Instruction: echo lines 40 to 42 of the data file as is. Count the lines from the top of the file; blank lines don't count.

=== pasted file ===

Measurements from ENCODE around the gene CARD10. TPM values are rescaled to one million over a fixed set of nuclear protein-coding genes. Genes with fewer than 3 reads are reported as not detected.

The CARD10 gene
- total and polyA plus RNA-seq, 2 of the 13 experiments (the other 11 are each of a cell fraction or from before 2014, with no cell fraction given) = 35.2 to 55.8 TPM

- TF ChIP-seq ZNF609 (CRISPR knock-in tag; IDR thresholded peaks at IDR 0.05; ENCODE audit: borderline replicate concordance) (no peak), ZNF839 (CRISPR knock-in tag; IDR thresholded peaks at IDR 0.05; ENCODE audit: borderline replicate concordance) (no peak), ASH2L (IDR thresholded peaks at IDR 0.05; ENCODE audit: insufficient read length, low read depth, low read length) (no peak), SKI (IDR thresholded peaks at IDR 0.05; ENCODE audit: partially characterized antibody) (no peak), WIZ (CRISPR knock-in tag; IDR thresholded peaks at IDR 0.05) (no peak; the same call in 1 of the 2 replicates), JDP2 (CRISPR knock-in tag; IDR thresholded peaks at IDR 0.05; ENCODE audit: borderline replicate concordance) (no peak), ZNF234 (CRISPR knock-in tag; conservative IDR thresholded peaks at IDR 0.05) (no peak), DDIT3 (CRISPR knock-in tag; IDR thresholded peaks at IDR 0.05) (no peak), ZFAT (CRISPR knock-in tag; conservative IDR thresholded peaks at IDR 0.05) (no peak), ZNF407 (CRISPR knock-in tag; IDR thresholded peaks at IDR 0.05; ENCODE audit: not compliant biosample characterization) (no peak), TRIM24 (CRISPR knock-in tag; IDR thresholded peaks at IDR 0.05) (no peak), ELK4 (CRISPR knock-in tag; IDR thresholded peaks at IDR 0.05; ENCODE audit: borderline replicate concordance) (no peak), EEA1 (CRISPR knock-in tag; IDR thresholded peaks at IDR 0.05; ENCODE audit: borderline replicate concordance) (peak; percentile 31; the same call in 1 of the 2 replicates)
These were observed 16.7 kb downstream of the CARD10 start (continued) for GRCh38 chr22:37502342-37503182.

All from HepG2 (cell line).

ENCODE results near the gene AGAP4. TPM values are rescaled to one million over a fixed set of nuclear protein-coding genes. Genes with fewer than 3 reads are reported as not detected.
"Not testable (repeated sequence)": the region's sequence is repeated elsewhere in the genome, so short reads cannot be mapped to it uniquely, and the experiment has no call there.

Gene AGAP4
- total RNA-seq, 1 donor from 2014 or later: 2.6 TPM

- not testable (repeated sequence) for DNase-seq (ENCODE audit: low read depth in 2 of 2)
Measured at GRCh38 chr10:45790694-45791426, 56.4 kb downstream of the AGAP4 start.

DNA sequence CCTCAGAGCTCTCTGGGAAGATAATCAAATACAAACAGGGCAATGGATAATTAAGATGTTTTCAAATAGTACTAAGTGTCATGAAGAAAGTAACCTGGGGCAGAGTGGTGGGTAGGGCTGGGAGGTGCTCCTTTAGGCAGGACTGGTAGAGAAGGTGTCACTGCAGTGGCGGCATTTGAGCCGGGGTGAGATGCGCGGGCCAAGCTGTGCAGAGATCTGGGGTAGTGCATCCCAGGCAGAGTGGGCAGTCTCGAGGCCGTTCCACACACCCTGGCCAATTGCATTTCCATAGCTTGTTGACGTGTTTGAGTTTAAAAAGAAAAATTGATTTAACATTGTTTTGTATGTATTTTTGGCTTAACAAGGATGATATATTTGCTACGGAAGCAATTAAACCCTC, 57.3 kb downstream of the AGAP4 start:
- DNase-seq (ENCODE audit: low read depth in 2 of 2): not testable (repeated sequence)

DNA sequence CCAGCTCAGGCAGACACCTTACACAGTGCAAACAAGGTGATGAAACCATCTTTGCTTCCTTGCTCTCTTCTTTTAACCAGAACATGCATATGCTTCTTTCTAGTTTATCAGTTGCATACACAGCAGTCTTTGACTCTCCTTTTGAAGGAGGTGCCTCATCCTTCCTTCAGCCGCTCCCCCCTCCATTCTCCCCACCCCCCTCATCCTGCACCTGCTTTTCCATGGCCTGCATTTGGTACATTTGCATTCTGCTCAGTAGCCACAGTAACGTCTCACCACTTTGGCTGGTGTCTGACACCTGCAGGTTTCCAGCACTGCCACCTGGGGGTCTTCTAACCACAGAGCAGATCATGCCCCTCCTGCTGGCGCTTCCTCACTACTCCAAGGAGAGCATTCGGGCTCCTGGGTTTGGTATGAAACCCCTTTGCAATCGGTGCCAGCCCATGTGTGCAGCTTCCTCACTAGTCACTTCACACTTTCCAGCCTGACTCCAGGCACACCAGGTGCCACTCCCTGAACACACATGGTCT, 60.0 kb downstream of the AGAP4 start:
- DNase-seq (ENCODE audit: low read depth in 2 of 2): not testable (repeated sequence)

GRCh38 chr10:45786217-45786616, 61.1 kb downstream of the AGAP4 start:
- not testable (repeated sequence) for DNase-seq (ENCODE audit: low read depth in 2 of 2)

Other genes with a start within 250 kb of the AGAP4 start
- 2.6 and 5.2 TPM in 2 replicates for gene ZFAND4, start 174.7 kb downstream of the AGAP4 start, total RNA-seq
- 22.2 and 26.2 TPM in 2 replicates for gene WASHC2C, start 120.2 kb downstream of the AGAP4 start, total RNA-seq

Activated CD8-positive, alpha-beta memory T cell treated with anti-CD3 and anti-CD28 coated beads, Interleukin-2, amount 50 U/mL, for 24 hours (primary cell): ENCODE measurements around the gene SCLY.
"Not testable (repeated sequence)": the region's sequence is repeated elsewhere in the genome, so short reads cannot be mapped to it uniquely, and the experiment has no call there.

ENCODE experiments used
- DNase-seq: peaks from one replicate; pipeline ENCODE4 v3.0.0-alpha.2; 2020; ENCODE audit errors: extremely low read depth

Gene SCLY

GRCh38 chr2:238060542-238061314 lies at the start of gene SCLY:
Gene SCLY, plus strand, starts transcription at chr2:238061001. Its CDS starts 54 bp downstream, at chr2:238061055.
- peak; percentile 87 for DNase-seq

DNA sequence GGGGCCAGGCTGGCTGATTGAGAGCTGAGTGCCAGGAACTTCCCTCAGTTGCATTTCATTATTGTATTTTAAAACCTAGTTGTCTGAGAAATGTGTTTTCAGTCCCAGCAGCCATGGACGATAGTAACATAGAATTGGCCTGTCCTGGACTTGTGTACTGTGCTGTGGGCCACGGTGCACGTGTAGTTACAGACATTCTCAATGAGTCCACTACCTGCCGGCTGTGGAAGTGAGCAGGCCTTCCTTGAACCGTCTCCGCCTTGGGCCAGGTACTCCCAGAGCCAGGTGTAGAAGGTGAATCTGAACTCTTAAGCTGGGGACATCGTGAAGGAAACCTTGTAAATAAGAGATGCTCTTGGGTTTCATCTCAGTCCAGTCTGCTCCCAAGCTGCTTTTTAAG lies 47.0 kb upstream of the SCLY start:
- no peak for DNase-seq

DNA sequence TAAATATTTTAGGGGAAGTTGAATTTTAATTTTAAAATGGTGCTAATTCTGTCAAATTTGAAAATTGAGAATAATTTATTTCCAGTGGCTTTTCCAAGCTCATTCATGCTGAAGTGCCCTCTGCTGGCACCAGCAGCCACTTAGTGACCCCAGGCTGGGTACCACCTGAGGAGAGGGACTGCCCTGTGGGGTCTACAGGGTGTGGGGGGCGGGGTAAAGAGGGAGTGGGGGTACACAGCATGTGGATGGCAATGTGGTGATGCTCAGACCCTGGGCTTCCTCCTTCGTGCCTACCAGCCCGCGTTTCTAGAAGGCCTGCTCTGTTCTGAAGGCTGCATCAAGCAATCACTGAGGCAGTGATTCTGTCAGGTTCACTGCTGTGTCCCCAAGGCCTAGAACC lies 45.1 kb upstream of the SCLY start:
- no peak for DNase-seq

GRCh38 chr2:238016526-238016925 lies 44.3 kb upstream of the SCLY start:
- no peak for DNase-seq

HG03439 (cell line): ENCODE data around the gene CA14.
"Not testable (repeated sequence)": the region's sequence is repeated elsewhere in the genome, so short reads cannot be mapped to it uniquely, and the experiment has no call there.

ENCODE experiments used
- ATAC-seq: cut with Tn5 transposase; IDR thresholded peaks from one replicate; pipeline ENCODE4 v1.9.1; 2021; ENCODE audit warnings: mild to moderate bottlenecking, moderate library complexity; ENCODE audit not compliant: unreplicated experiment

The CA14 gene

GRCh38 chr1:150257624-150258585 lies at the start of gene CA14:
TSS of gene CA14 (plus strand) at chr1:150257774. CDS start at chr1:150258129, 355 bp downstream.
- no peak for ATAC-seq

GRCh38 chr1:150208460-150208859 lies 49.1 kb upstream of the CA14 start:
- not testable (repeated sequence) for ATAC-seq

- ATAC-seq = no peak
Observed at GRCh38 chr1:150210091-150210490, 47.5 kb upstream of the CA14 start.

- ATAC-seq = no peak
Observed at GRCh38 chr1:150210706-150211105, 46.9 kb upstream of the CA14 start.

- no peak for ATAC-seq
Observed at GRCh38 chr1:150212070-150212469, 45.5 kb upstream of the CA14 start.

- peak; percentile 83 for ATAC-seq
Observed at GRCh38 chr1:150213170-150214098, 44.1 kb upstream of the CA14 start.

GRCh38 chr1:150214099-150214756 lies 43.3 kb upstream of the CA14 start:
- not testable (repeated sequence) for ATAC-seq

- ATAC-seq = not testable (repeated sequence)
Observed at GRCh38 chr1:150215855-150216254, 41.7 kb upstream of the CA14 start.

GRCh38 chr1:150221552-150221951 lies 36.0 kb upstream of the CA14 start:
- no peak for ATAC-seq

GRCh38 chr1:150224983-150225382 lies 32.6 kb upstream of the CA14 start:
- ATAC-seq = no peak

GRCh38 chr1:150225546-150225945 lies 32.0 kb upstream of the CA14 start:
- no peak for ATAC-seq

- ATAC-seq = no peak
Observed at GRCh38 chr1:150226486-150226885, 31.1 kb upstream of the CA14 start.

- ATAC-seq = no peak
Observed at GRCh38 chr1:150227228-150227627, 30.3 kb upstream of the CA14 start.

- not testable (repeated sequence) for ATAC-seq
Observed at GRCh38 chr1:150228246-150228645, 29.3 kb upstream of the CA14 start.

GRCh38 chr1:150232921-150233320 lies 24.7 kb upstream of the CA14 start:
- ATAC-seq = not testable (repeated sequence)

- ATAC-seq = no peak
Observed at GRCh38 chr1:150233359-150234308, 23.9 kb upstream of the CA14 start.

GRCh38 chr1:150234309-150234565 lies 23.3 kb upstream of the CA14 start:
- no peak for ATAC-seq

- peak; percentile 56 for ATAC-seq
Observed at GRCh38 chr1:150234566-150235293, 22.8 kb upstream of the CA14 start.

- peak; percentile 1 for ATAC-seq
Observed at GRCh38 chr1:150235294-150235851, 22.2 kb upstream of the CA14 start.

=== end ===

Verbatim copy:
The CA14 gene

GRCh38 chr1:150257624-150258585 lies at the start of gene CA14:
TSS of gene CA14 (plus strand) at chr1:150257774. CDS start at chr1:150258129, 355 bp downstream.